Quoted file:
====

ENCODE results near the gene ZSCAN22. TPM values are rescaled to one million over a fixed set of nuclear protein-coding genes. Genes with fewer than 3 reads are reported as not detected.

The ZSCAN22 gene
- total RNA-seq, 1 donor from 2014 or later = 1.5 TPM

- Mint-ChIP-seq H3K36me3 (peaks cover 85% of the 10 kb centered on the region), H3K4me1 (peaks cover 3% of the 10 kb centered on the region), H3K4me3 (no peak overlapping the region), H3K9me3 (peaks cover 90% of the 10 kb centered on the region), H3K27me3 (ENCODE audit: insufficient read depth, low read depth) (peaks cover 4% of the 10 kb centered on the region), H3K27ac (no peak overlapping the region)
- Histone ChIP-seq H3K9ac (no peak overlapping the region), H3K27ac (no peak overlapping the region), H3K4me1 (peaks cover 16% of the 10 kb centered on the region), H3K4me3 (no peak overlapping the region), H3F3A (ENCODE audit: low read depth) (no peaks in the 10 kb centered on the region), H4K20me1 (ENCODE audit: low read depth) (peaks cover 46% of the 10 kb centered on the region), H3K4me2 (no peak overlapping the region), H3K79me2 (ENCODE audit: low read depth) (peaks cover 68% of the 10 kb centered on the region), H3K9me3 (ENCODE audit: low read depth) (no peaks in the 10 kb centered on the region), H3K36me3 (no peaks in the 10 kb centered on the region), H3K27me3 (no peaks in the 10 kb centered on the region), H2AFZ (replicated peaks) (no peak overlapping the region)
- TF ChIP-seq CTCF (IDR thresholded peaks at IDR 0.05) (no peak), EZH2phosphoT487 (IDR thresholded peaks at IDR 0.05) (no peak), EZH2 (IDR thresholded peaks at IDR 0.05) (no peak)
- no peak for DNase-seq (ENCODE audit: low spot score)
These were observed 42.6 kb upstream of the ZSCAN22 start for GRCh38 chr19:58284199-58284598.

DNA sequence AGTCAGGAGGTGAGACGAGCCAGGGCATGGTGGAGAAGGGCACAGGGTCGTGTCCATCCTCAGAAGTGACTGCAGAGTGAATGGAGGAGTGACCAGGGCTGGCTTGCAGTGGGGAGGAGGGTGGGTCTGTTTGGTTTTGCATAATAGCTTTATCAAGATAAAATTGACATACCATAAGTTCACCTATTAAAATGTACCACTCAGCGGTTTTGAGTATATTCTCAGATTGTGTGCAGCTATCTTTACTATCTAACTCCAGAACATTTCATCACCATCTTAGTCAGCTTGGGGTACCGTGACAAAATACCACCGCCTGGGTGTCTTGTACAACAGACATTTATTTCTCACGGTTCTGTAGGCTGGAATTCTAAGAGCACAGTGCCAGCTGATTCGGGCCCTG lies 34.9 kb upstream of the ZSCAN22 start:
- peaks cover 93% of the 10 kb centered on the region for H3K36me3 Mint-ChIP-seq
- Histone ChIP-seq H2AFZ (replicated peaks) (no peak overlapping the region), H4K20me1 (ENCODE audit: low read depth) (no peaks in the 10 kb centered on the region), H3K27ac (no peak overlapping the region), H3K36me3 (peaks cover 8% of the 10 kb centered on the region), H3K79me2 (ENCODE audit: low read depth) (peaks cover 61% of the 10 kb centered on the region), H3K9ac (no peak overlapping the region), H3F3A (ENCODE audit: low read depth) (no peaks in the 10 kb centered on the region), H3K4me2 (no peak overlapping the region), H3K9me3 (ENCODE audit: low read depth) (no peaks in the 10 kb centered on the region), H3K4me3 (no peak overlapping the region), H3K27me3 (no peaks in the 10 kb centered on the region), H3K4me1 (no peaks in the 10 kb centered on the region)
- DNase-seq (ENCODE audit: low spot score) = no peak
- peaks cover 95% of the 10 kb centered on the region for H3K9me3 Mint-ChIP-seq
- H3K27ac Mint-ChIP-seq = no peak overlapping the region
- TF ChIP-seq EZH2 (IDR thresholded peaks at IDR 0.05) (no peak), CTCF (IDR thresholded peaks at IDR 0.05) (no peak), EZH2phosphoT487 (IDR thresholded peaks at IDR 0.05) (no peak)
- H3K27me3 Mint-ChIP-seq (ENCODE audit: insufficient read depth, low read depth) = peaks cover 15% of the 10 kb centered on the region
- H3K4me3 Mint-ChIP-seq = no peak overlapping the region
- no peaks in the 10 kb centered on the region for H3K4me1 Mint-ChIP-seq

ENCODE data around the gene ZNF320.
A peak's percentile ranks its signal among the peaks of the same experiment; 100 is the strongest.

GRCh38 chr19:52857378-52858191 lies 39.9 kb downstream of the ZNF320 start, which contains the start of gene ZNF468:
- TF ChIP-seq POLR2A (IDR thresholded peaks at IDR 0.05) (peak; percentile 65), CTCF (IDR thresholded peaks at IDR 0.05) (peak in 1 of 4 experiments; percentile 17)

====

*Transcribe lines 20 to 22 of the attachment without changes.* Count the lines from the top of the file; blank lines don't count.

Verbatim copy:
A peak's percentile ranks its signal among the peaks of the same experiment; 100 is the strongest.

GRCh38 chr19:52857378-52858191 lies 39.9 kb downstream of the ZNF320 start, which contains the start of gene ZNF468:
- TF ChIP-seq POLR2A (IDR thresholded peaks at IDR 0.05) (peak; percentile 65), CTCF (IDR thresholded peaks at IDR 0.05) (peak in 1 of 4 experiments; percentile 17)